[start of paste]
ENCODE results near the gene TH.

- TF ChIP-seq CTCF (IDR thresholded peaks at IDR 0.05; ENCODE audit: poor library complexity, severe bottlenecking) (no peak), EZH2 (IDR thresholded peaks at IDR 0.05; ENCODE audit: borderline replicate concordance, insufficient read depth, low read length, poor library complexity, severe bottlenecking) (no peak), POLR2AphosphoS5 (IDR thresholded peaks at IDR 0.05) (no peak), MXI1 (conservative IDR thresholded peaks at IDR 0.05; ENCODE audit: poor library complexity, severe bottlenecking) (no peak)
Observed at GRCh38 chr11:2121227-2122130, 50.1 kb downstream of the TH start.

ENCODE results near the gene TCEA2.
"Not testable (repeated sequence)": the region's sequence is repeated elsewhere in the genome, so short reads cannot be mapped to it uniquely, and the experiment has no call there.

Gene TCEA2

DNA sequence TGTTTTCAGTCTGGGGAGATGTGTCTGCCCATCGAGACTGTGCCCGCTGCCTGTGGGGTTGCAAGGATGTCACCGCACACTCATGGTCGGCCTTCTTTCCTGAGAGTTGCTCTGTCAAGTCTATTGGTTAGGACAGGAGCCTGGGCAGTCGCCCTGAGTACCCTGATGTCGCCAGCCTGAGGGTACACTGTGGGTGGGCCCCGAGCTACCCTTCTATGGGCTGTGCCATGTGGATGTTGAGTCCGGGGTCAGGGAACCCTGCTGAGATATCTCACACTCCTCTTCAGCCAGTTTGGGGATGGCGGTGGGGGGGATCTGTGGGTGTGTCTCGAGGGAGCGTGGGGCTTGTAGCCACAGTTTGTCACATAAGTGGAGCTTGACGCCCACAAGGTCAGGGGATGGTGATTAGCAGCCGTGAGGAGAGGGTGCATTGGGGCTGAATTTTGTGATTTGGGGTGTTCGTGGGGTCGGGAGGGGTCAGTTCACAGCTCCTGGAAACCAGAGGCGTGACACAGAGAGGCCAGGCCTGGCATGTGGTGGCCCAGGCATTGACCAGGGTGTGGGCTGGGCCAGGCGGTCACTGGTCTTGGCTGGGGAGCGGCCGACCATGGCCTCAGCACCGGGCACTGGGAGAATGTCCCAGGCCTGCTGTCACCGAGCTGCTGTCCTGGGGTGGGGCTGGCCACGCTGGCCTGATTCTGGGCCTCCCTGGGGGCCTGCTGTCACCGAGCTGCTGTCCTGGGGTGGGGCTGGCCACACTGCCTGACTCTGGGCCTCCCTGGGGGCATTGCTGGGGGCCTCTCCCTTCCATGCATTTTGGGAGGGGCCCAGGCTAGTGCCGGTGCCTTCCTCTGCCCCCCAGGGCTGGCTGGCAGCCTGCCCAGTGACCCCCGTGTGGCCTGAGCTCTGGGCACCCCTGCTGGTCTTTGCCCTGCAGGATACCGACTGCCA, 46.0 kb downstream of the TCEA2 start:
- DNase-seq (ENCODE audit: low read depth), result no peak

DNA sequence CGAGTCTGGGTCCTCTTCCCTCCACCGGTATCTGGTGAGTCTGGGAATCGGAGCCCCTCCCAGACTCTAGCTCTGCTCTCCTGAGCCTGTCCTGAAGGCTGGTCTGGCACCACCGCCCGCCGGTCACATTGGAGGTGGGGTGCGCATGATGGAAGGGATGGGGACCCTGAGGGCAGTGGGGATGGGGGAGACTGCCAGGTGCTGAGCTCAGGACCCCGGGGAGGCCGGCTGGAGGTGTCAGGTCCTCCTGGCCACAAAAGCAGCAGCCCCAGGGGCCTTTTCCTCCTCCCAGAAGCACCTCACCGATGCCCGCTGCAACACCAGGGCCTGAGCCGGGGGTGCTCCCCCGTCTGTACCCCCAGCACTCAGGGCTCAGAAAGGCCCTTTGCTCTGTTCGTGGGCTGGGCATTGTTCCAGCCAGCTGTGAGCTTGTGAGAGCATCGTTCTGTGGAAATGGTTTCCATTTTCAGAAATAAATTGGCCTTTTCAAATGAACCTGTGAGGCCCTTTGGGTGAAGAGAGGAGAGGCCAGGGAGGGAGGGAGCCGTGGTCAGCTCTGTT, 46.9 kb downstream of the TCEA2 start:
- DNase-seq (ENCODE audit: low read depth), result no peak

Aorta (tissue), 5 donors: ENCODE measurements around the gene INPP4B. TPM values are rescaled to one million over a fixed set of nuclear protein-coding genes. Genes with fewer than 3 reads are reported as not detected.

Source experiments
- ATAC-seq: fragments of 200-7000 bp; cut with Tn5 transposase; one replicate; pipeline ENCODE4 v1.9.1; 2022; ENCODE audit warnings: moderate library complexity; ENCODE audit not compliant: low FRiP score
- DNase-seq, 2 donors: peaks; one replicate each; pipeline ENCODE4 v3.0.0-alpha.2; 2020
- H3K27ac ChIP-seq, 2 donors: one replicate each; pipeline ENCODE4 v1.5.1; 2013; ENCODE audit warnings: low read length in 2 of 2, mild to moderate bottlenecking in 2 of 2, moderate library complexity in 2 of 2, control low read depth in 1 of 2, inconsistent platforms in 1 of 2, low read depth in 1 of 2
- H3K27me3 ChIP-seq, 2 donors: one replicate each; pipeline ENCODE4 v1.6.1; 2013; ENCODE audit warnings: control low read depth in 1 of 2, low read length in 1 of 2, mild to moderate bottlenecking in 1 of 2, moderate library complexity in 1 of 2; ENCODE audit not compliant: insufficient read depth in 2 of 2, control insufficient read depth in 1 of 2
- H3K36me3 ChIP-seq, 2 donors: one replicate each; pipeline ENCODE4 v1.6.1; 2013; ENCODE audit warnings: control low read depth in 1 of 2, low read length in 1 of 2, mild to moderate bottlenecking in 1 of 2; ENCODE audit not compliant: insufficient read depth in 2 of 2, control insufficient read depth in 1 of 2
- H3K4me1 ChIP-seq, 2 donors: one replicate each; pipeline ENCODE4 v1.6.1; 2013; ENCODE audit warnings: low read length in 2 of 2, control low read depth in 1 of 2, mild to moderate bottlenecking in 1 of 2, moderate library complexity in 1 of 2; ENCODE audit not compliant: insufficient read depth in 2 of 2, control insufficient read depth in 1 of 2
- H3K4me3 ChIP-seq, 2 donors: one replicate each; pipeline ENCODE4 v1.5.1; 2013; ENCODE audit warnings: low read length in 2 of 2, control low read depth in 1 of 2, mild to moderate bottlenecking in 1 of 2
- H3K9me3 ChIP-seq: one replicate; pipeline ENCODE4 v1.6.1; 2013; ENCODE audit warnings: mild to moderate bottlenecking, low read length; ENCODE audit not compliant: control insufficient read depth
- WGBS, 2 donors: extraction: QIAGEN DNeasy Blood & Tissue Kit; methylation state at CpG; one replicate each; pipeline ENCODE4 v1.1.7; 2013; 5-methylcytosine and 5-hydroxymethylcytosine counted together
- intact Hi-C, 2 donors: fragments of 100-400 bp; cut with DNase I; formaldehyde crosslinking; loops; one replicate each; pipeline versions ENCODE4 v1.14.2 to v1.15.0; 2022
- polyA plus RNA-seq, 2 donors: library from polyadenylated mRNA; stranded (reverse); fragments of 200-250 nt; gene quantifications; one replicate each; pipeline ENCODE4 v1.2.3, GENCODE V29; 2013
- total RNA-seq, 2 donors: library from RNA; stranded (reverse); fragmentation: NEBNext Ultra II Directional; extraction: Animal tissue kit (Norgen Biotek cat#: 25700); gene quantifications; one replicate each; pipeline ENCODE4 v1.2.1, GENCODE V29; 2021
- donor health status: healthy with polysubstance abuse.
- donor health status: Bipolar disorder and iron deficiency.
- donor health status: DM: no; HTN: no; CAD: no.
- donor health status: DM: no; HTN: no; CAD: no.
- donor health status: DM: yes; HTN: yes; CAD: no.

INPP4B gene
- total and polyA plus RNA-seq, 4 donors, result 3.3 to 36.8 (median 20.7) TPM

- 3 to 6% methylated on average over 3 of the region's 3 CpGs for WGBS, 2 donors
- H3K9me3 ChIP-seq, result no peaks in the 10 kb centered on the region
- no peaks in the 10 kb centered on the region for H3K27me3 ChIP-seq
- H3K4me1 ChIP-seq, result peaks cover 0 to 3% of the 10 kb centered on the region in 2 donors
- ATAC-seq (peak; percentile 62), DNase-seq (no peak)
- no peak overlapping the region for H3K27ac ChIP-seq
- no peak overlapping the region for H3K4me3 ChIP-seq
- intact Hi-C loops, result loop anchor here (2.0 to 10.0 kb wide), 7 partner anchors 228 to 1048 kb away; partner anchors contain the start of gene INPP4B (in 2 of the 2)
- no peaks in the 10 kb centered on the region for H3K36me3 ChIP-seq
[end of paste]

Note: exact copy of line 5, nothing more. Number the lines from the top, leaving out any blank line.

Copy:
"Not testable (repeated sequence)": the region's sequence is repeated elsewhere in the genome, so short reads cannot be mapped to it uniquely, and the experiment has no call there.